There is one more story line—possibly the most gripping, but insufficiently integrated into the general plot. This concerns the foreign workers at the emirate’s oil fields. Living in abysmal conditions, denied citizenship, divided from their families back home in South Asia and routinely brutalized by the security forces, they provide ripe fodder for the jihadi terror networks. One young Pakistani boy is groomed by a charismatic mullah and finally sent on a suicide mission against the oil installation. This attack provides a sort of postscript climax to the drone missile attack.

The film gets big creds for cutting through the nonsense of al-Qaeda as an elite, hardened, strictly hierarchical organization. The jihadi terrorists here are not cliches from a James Bond movie. They have no high-tech communications gadgets or secret hand-shakes. They are portrayed as painfully naive, even idealistic; people who have been exposed to no possibilities other than a brutalizing modernity or a purifying fundamentalism. It is all too believable.

There is a minimum of the usual stupid Hollywood tricks. The most egregious is the gratuitous death of the Matt Damon character’s blue-eyed, blond, six-year-old son. As soon as the kid is introduced you know he will be shortly dispatched for reasons of cheap sentiment (although he is done in by an accident, not terrorism, making it even more senseless). Otherwise, the movie keeps its eye on the ball relentlessly.

There is little in the film that doesn’t have some rough analogue in reality. Few liberties are taken. It is true that discrete assassinations of foreign leaders like Clooney’s Lebanon caper supposedly aren’t done anymore by the “new” CIA. The more clinical and antiseptic drone attacks such as that depicted at film’s climax are openly admitted—but supposedly only against “enemy combatants.” History, however, amply demonstrates that cynics should be given the benefit of the doubt when it comes to CIA adventurism.

The Matt Damon character is fluent in the current “peak oil” debate, and gives his friend the prince a lecture on the subject (although not by name). The scales fall from the prince’s eyes—he realizes he could have the West by the balls, and starts planning his coup. The controversy over the merger and the fears of China elbowing in on “our” oil recall recent headlines about the attempted take-over of Unocal (with its strategic Caspian Basin investments) by a Chinese company (which Congress intervened to halt), and its subsequent buy-out by Chevron. The kidnapping of Barnes recalls the 1984 abduction of the CIA’s Beirut station chief Bill Buckley (who the real-life Baer was assigned to hunt down). The frequent terror attacks on oil installations in Saudi Arabia are another obvious parallel to the silver screen action.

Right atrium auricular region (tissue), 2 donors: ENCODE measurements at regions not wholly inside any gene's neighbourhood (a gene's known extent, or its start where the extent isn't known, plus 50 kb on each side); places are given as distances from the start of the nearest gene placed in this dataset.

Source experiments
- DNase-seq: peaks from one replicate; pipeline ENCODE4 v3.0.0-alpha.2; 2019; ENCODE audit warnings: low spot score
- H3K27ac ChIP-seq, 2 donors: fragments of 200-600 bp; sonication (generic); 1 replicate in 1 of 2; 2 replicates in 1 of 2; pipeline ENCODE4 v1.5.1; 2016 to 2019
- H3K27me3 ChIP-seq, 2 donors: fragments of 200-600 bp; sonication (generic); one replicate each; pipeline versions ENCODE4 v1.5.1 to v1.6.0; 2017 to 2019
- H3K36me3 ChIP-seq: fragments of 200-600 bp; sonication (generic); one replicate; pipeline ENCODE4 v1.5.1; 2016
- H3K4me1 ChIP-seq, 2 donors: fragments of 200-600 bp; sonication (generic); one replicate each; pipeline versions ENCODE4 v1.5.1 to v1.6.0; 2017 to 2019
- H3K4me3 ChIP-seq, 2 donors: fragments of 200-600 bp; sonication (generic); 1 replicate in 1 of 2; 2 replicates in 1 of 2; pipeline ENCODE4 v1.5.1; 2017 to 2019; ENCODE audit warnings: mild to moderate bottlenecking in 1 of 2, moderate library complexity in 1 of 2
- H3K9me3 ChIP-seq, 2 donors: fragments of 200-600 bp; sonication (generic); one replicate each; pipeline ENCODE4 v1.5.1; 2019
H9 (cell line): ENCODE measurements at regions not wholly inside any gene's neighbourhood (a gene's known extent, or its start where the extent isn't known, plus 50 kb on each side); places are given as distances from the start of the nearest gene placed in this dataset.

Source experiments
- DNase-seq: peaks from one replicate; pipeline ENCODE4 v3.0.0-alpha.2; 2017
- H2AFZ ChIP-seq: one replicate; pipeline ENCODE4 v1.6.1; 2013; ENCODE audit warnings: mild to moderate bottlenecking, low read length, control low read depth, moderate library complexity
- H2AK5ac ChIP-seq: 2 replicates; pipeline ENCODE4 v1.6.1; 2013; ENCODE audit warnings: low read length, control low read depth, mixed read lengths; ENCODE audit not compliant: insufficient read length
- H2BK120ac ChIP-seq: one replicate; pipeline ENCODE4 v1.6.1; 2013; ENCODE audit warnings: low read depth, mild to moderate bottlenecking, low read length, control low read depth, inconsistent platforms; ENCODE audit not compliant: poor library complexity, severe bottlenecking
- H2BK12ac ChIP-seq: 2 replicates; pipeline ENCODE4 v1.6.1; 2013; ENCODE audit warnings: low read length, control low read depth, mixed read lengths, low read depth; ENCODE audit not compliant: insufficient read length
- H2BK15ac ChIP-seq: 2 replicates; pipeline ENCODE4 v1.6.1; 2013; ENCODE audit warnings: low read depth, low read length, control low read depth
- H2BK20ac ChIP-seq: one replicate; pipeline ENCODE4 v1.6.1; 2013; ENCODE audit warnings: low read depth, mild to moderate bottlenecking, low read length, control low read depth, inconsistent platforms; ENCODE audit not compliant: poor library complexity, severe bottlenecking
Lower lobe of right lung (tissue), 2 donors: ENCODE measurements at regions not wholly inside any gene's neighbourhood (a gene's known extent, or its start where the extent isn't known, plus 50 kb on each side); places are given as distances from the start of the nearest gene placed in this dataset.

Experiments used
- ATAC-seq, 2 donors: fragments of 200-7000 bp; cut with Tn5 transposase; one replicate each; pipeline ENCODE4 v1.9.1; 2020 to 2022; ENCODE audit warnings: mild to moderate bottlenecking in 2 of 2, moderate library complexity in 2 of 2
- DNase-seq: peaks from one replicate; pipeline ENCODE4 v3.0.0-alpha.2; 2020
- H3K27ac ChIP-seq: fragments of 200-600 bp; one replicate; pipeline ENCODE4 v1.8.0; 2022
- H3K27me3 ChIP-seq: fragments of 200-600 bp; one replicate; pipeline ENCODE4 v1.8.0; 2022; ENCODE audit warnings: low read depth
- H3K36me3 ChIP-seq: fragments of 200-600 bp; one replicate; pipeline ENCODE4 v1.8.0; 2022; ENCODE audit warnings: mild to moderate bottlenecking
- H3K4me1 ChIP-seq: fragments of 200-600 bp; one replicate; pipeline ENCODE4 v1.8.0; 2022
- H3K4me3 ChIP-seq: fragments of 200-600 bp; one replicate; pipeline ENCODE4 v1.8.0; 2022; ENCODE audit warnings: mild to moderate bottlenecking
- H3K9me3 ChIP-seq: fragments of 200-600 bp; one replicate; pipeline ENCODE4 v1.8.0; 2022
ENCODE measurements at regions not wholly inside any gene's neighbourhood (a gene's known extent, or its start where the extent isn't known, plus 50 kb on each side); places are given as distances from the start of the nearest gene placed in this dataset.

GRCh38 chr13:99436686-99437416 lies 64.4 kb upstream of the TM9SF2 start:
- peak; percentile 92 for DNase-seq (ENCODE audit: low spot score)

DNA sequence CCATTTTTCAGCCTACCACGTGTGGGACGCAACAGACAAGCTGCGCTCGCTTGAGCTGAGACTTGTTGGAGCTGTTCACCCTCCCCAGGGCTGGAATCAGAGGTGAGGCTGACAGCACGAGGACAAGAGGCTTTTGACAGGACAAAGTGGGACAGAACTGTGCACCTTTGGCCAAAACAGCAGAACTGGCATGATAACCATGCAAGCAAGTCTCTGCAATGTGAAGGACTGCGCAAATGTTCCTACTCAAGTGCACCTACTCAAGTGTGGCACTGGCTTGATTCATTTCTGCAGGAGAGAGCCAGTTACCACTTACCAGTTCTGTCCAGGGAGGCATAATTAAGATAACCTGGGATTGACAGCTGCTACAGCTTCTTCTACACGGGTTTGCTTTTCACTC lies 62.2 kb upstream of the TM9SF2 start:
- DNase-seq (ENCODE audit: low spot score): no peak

The neocons who have supposedly seized control of US foreign policy are here as well—in the form of a “Committee to Liberate Iran,” private-sector wonks who are granted access to high-level CIA meetings to peddle their plans for “regime change.” This is a none-too-subtle reference to the real-life Committee for the Liberation of Iraq, spun off by the notorious Project for a New American Century (PNAC) to push for the invasion in 2002.

This notion of an imperialist design to remake the political order of the Middle East is close to the film’s dystopian vision, and is apparently the origin of its obscure name (never actually explained). The immediate assumption that “Syriana” is the name of the unnamed emirate rings false—it evokes Syria, which is not on the Persian Gulf, not an emirate and has no oil to speak of. The fictional kingdom is clearly based on Kuwait or Abu Dhabi (where the scenes set in the emirate were filmed). Instead, Syriana refers to a zeitgeist—even a conspiracy—and was an actual code word in elite Beltway circles. Said Gaghan in an interview with the Washington Post:

“‘Syriana’ was a term that I heard in think tanks in Washington… [I]n the fall of ’02 it seemed to stand for a hypothetical redrawing of the boundaries in the Middle East. For my purposes, I thought it was just a great word that could stand for man’s perpetual hope of remaking any geographic region to suit his own needs, a dream that in the case of the Middle East has been going on at least since the time of Caesar in 80 B.C.”

Given this, it is a surprising weakness that Syriana hardly mentions Israel—whose interests the neocons supposedly have closer at heart than those of the United States itself. Then again, maybe it isn’t so surprising—this omission is itself testimony to the vast powers of the Jews, it will surely be argued. Robert Fisk leads the charge. After praising the makers of Syriana for taking on the neocon agenda, he grouses in The Independent: